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We Sanction Russia For Sake Of International Law – Merkel



German Chancellor Angela Merkel said on Thursday that the West was imposing sanctions on Russia to stand up for international law.

Merkel added that she would address the Sea of Azov issue with Russian President, Vladimir Putin, at an upcoming G20 summit slated for Nov. 30 to Dec. 1.

The German Chancellor said this at a Germany-Ukraine conference in Berlin.
“We don’t impose sanctions on Russia for sanctions’ sake; rather we impose sanctions to make clear that countries even if their territorial situation puts them close to Russia have the right to their own development.
“Those are the principles of international law.”

The European Union’s hawks have called for more sanctions on Russia after a fresh flare-up of tensions with Ukraine but the divided bloc is not going to act swiftly, if at all, diplomatic sources have said.

Similarly, Ukraine’s infrastructure minister, Volodymyr Omelyan, earlier on Thursday accused Russia of barring ships from leaving and entering the sea, days after Moscow seized three Ukrainian naval vessels and their crews.

Overall, 35 vessels have been prevented from carrying out normal operations and only vessels moving toward Russian ports on the Azov Sea are permitted entry, he said on Facebook.

“The goal is simple – by placing a blockade on Ukrainian ports on the Azov Sea, Russia hopes to drive Ukraine out of our own territory – territory that is ours in accordance will all relevant international laws,” he said.

Omelyan said 18 vessels were awaiting entry into the Azov Sea, including four to Berdyansk and 14 to Mariupol.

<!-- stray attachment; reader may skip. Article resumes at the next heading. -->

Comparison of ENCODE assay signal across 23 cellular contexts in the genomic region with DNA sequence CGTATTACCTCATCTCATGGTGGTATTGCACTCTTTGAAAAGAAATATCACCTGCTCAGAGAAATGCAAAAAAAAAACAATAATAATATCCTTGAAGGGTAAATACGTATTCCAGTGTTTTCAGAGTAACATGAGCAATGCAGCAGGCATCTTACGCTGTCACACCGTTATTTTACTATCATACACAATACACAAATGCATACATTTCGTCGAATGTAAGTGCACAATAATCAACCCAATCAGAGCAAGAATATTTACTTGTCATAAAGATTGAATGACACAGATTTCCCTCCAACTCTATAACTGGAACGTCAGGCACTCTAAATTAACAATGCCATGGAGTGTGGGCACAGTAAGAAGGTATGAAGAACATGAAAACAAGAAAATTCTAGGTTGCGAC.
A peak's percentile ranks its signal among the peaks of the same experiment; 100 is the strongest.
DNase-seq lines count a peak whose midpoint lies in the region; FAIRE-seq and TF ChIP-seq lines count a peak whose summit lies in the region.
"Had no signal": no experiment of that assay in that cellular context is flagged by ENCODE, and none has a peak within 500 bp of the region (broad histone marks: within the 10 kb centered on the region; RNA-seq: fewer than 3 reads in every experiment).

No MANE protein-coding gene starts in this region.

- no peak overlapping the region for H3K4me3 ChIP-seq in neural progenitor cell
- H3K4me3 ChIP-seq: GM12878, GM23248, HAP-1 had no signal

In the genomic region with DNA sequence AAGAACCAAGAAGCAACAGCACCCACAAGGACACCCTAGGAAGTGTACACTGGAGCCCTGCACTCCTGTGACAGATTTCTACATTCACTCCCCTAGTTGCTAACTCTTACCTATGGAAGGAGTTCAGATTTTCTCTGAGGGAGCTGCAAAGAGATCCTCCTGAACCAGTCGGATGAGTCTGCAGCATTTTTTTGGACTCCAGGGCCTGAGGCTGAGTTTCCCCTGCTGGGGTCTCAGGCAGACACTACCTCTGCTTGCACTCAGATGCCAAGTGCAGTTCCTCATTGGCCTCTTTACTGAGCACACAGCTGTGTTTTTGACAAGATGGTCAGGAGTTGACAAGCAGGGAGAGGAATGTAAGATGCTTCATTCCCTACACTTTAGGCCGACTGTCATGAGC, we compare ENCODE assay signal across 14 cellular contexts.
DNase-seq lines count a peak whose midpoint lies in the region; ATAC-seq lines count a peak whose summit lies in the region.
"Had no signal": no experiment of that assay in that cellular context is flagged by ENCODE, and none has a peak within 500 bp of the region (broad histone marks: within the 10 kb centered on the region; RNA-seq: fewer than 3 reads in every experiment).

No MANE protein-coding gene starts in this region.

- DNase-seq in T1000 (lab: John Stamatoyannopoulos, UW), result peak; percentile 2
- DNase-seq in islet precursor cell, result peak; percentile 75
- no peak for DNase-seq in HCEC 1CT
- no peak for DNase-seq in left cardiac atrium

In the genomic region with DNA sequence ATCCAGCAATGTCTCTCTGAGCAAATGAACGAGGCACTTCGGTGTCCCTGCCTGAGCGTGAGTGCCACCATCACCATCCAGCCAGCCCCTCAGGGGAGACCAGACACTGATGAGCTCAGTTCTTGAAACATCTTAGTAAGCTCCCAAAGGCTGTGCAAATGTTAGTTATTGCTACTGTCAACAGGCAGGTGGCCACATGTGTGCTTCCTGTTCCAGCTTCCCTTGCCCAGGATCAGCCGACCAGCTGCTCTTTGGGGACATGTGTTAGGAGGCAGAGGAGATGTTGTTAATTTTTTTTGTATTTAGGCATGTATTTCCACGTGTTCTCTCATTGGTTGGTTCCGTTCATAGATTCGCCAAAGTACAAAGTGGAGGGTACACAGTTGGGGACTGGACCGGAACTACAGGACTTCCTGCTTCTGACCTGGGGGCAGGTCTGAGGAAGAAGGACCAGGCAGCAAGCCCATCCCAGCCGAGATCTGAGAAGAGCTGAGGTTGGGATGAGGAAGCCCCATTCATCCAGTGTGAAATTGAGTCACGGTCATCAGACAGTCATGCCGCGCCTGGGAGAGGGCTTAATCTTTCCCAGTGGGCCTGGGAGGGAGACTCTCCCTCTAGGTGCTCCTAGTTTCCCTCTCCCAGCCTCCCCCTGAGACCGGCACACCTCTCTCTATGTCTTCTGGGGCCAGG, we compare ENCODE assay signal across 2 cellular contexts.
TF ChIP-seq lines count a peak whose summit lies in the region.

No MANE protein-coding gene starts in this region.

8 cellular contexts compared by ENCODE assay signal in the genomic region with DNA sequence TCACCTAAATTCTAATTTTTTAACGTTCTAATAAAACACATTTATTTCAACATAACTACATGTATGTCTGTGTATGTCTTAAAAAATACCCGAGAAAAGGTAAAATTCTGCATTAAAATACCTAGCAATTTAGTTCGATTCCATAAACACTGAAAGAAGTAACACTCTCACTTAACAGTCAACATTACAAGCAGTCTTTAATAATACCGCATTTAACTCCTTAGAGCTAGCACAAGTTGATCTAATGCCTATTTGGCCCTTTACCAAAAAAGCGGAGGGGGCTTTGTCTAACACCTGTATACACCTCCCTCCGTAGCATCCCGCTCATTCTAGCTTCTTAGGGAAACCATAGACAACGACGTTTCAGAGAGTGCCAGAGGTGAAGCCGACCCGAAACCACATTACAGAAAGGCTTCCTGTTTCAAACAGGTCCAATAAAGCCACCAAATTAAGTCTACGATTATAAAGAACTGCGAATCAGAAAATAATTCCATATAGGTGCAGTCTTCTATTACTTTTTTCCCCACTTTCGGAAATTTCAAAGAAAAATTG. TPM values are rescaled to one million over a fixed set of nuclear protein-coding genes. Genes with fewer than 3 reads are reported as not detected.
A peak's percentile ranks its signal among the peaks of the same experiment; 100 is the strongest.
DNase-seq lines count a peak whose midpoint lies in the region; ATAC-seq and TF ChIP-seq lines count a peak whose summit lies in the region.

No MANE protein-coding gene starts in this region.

There is also a line of nine vessels to leave the Azov Sea and eight other vessels are standing by near the port berths.

Russia seized three Ukrainian navy ships and their crews on Sunday near the Crimean peninsula, which Moscow annexed in 2014, over what it said was their illegal entry into Russian waters – a charge Ukraine strongly refutes.

The seizure of the navy vessels drove tension to its highest since 2015, when Moscow-backed rebels rose against the Kiev government in the eastern Donbass region, sparking a war that has killed tens of thousands.
Kremlin denies Ukrainian charge it is restricting shipping near Crimea.

The Kremlin on Thursday denied a Ukrainian allegation that Russia was restricting shipping near Crimea as part of what Kiev said was a de facto blockade of its ports on the Sea of Azov.

Speaking at a conference, Kremlin spokesman, Dmitry Peskov, said he was unaware of any such problems and said shipping traffic was moving normally through the Russian-controlled Kerch Strait which separates the Black Sea and the Sea of Azov.

Peskov said delays did sometimes occur in the area as a result of bad weather however. (Reuters/NAN)




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